In the coming weeks, the situation could still get worse because more ethnic armed groups are said to be preparing for civil war. The civilians and ethnic armed groups are determined to eliminate the military from the political scene. Therefore, all will fight against this common enemy. Many people are in border areas are starting to dig holes in their backyards in case of war while the people in town start to defend themselves by making home weapons.
The situation of the Friars
Yangon: St. Dominicâ€™s house is located in the neighborhood of the retired officials and therefore, it is relatively safe and peaceful there. Unless ill-hearted informers spread rumors about our brothers there, there is no real danger of being raided. However, Shwe Pyi Thar Parish, the parish that we are taking care of, is in the conflict area. Some parishioners were arrested and killed weeks ago. As garment factories were either burned or closed down, many parishioners are now out of work. With the help of some medical volunteers, Fr. Paul visited the affected areas and gave material and spiritual assistance to them. The donation received from Hong Kong has been handed over to Fr. Paul for the relief of his parishioners. The military forces patrol and lurk around the church campus every night that Fr. Paul and his workers have to be always watchful.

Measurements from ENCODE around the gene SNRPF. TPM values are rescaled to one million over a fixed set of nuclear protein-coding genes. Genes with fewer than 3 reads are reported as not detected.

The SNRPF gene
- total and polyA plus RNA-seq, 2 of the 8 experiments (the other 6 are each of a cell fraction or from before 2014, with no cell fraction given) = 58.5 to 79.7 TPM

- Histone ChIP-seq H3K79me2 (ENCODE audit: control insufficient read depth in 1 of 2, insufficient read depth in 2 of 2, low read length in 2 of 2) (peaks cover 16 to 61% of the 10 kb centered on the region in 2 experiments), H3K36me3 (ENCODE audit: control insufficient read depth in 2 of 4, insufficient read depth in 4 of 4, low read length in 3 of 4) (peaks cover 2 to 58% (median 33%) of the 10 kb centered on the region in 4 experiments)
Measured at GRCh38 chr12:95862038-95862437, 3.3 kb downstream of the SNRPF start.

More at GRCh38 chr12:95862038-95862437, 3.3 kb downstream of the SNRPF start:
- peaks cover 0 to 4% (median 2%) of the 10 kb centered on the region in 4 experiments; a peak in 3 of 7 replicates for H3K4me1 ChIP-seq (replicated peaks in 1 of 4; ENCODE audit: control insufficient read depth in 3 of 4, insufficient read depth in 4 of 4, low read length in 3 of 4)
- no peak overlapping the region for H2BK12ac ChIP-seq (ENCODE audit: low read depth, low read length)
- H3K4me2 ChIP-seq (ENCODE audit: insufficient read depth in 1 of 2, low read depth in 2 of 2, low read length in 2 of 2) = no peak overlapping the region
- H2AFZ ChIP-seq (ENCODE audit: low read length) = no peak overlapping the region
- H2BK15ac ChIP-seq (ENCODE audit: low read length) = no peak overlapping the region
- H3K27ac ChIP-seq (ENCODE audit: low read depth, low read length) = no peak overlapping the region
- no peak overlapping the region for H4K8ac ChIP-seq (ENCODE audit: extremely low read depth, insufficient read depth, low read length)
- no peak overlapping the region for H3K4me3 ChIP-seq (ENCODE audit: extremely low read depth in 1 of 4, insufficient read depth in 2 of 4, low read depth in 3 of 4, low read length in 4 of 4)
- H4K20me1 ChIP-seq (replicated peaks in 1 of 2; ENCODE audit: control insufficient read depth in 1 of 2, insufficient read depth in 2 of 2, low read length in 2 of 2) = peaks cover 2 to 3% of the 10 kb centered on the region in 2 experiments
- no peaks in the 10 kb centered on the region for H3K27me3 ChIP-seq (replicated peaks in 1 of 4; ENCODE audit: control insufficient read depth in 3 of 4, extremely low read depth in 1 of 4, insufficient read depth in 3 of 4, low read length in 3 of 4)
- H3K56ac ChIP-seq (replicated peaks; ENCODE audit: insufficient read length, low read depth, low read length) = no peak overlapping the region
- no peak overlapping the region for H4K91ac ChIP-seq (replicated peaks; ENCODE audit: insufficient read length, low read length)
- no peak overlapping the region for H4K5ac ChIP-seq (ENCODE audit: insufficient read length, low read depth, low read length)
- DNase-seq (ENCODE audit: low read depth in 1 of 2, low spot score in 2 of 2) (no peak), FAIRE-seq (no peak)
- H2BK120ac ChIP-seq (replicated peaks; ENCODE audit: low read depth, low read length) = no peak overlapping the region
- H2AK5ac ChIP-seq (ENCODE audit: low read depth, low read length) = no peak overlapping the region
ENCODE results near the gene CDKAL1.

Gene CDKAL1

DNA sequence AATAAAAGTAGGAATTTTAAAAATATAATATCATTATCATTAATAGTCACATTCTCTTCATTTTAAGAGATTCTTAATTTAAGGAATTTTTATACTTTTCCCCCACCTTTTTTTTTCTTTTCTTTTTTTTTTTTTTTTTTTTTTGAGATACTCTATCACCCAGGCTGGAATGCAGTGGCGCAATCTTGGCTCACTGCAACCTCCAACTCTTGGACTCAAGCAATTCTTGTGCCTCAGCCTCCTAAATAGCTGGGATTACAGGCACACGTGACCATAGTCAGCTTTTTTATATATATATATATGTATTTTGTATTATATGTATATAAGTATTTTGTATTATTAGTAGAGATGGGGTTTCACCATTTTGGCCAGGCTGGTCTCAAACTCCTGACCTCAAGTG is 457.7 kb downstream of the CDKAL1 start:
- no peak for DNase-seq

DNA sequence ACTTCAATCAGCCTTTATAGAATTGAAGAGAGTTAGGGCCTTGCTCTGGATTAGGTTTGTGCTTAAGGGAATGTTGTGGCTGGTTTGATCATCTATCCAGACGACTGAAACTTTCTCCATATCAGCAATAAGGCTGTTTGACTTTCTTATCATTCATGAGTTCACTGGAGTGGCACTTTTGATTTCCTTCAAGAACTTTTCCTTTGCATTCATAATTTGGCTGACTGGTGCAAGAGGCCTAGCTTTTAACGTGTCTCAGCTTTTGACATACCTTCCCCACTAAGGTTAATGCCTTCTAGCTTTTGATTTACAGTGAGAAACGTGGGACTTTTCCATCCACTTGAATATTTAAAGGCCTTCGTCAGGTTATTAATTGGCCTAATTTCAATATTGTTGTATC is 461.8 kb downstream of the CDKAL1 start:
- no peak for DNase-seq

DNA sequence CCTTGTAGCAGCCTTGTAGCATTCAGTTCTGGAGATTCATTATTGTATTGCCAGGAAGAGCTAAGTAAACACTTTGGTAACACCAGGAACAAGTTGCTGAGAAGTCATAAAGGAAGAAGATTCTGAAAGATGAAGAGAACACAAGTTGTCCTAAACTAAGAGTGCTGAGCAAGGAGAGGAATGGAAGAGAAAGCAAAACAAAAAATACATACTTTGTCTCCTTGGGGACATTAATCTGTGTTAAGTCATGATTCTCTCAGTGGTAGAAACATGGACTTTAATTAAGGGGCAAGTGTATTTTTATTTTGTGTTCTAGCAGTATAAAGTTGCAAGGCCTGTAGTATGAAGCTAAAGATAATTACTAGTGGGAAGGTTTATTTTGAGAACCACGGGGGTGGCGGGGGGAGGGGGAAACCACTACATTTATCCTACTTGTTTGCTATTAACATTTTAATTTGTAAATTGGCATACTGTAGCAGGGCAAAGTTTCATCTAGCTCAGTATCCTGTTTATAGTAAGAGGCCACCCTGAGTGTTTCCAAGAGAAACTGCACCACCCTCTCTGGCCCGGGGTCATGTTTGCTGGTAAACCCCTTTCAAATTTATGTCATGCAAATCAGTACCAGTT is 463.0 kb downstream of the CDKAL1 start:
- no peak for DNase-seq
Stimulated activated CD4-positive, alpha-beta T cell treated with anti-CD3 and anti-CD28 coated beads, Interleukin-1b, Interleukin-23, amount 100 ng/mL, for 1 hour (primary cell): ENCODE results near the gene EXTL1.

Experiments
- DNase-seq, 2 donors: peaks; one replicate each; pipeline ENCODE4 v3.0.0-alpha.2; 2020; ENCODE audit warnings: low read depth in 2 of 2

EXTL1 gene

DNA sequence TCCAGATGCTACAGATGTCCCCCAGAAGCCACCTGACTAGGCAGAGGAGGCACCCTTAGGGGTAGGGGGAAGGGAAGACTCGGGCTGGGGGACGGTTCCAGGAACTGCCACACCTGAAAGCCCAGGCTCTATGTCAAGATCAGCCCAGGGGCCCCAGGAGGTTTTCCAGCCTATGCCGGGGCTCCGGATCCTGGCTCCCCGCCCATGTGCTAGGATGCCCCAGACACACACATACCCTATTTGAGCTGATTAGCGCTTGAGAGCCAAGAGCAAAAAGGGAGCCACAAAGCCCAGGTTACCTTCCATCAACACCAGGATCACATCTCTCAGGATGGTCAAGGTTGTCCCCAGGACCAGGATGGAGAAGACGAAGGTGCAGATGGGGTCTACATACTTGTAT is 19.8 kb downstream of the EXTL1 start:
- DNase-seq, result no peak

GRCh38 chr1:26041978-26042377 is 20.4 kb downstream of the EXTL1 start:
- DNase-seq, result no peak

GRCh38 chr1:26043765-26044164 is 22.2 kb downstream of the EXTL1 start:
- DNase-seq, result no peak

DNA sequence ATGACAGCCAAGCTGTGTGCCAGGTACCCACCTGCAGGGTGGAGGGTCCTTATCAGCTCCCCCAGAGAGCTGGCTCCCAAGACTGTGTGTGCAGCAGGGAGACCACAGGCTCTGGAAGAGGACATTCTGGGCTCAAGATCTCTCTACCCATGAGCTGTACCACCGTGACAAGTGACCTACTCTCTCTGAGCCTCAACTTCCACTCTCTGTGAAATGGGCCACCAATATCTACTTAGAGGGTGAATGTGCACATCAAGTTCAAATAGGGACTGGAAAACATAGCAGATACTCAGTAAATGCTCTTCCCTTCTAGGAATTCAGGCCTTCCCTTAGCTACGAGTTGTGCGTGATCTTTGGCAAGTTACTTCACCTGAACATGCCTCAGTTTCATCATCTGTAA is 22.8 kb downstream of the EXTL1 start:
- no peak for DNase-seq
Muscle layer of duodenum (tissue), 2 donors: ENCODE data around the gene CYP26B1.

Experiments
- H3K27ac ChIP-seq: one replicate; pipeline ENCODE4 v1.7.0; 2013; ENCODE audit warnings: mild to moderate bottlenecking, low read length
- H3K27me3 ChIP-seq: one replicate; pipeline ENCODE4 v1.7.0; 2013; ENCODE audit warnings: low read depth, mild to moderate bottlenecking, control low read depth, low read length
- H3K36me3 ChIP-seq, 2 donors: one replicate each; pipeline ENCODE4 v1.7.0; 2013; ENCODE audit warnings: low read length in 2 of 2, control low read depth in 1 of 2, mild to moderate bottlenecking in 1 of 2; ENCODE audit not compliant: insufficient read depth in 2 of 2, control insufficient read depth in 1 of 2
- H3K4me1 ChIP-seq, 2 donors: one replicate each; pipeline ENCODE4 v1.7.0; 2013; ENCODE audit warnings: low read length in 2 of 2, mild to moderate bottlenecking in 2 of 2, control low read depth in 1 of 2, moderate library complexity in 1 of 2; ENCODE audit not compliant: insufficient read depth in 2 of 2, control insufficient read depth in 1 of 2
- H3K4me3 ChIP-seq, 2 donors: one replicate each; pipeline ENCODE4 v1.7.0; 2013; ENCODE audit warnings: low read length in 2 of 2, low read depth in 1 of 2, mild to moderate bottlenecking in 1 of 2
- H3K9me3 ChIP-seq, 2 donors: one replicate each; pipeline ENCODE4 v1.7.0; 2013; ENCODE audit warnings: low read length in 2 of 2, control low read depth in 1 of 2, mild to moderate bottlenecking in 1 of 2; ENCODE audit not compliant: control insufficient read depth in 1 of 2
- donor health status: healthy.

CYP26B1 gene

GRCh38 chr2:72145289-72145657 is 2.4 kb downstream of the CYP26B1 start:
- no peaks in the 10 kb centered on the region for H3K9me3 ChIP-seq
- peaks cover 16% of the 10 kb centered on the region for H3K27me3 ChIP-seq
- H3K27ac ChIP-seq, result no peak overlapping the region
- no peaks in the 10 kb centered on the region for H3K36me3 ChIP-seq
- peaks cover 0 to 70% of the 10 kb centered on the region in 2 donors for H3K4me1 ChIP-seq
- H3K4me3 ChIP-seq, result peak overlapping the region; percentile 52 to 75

Loikaw: The brothers in Loikaw are relatively safe as well. The community is not so far from infantry and artillery. Those two units of the military are in our parish territory. Though the armies have not done any physical harm to the public, they regularly patrol in their trucks on the streets in the evening and terrorize the people by throwing sound bombs (stun grenade), shooting into the air, and giving warnings to stay indoors. If the ethnic armed groups come to attack those military forces, there might be a danger for the Friars. There is also a possibility that they raid the community, because seeing the buildings, they might think that we have money. The brothers are always on the watch.
Mandalay: The brothers in Mandalay are safe. The community is 40 minutes drive from the center of Mandalay. In Sint Kaing Township, only two protestors have been killed. Compared to other places, the protest here is not so robust and the people are not united. Those who want to protest do not dare to do it actively because there are spies everywhere. As a result, the protest died down easily. The military forces have raided some villages for protesting. However, Zaw Gyi, in which the brothers live, is surrounded by other villages that it seems the coup forces do not dare to come. However, everyone in the village is terrified and always watchful.
Fr. Moses Dereh, OP
Vicar of the Provincial for the mission in Myanmar